Article abstract


Nature Neuroscience 8, 1228 - 1233 (2005)
Published online: 31 July 2005 | doi:10.1038/nn1515

Reductions in neural activity underlie behavioral components of repetition priming

Gagan S Wig1, Scott T Grafton1, Kathryn E Demos1 & William M Kelley1


Repetition priming is a nonconscious form of memory that is accompanied by reductions in neural activity when an experience is repeated. To date, however, there is no direct evidence that these neural reductions underlie the behavioral advantage afforded to repeated material. Here we demonstrate a causal linkage between neural and behavioral priming in humans. fMRI (functional magnetic resonance imaging) was used in combination with transcranial magnetic stimulation (TMS) to target and disrupt activity in the left frontal cortex during repeated classification of objects. Left-frontal TMS disrupted both the neural and behavioral markers of priming. Neural priming in early sensory regions was unaffected by left-frontal TMS—a finding that provides evidence for separable conceptual and perceptual components of priming.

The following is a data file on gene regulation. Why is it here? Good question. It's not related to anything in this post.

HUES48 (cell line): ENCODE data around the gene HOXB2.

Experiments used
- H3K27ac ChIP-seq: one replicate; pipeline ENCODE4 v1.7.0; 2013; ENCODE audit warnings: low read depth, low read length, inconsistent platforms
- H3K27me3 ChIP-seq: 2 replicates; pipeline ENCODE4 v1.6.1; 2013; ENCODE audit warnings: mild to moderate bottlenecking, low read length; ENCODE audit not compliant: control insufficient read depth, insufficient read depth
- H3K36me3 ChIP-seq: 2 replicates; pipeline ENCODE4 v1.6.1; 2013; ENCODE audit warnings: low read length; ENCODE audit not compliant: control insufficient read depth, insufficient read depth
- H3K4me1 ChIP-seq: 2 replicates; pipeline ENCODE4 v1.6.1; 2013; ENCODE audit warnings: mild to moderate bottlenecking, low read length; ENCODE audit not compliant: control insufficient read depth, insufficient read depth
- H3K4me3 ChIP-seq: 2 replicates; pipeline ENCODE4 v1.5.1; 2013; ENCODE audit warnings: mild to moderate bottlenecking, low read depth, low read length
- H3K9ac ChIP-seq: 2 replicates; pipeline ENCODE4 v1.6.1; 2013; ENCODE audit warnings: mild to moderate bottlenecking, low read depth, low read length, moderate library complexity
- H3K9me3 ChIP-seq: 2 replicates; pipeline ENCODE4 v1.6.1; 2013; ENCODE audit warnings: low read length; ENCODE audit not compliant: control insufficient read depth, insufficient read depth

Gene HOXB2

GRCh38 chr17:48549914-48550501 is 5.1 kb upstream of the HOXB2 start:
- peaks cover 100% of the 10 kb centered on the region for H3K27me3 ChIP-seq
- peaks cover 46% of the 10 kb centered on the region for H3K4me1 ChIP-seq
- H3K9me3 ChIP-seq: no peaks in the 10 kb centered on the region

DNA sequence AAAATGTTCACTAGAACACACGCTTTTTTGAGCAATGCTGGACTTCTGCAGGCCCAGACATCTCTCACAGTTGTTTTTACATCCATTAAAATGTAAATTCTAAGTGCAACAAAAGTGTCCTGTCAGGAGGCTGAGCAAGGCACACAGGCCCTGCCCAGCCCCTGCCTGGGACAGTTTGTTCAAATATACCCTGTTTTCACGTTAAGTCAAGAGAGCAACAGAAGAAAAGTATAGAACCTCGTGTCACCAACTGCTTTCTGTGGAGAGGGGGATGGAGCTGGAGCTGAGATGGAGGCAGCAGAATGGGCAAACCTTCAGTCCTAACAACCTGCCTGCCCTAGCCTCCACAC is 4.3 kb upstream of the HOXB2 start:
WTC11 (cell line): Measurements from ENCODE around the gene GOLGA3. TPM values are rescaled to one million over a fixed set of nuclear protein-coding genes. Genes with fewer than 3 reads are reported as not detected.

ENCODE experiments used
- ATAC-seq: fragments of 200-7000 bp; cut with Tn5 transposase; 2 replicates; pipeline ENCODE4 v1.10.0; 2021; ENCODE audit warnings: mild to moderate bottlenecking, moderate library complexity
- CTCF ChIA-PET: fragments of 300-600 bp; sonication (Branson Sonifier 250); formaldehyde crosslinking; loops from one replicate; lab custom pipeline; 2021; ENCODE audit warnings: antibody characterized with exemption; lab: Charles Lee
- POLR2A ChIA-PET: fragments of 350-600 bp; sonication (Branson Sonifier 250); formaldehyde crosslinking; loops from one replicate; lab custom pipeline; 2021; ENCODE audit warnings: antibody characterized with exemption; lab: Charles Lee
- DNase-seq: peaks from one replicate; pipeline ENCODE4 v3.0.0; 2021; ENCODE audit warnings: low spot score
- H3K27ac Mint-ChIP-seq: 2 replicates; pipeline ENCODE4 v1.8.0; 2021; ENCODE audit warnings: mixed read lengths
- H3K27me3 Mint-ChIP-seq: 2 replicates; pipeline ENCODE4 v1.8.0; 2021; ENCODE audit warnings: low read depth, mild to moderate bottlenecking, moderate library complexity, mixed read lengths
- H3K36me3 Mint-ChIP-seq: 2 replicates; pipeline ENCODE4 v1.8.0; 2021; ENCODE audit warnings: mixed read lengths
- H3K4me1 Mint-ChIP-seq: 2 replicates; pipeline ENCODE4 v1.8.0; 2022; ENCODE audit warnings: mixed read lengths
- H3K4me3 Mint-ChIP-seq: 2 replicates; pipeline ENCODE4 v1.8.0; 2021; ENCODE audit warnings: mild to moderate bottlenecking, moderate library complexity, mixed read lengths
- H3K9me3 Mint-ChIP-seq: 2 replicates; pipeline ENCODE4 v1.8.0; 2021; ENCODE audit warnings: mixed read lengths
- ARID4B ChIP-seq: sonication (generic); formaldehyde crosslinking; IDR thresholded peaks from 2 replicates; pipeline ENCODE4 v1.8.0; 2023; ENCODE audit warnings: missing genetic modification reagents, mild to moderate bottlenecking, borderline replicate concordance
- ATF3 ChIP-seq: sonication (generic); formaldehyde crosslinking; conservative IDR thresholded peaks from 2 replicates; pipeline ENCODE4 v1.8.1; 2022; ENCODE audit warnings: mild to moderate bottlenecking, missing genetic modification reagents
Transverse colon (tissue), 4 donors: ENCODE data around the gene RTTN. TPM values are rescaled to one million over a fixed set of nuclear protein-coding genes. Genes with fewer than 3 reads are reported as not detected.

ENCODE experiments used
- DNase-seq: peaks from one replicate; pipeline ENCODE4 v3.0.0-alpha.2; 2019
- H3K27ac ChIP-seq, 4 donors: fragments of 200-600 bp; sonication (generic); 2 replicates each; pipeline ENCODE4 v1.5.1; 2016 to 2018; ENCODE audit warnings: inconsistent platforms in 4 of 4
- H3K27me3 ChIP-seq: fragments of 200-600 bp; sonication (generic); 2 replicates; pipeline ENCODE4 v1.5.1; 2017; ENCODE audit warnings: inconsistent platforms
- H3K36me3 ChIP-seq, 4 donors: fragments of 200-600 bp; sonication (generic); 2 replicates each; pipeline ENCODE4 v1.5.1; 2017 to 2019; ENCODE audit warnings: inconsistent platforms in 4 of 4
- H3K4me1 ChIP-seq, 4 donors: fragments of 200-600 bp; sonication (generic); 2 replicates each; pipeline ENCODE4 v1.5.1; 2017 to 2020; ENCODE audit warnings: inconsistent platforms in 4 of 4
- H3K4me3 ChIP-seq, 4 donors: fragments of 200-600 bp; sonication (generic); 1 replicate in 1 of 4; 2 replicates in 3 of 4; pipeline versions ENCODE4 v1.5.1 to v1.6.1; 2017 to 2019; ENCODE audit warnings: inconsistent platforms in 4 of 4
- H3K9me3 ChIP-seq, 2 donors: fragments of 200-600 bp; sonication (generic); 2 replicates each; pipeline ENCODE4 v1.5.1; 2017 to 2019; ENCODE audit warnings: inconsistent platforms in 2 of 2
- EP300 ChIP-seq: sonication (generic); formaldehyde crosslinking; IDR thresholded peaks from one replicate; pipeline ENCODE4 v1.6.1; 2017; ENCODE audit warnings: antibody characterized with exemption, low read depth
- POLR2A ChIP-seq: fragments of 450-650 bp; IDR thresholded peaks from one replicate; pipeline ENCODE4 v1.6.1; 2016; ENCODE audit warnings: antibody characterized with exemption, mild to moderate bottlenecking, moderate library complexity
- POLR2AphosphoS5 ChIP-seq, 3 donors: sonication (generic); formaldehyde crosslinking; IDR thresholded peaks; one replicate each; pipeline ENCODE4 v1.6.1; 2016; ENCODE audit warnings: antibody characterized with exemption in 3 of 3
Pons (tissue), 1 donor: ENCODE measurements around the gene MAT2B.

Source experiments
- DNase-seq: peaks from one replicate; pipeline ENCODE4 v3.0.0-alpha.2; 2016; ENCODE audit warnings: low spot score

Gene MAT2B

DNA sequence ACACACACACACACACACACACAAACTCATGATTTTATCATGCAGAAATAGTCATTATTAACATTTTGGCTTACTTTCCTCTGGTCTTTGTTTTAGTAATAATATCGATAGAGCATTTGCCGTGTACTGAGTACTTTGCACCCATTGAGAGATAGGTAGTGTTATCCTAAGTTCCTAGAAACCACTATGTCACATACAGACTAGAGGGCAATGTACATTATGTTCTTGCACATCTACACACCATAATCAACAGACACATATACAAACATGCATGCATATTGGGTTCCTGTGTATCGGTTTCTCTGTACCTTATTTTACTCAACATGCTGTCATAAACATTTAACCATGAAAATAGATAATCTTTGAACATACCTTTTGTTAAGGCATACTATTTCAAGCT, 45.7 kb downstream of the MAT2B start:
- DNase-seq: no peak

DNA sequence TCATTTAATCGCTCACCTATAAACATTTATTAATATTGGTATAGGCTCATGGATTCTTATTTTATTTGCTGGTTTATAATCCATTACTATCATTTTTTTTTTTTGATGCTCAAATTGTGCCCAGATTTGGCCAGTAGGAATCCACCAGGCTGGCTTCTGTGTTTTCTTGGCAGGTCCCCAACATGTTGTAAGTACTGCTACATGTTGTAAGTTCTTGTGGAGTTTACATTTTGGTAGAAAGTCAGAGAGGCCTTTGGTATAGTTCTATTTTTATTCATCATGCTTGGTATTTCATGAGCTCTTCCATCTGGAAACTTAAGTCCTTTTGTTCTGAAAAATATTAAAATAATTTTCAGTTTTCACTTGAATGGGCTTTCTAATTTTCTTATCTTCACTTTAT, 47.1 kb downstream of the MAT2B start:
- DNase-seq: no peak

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  1. Department of Psychological and Brain Sciences, Center for Cognitive Neuroscience, Dartmouth College, Hanover, New Hampshire 03755, USA.

Correspondence to: Gagan S Wig1 e-mail: gagan.wig@dartmouth.edu



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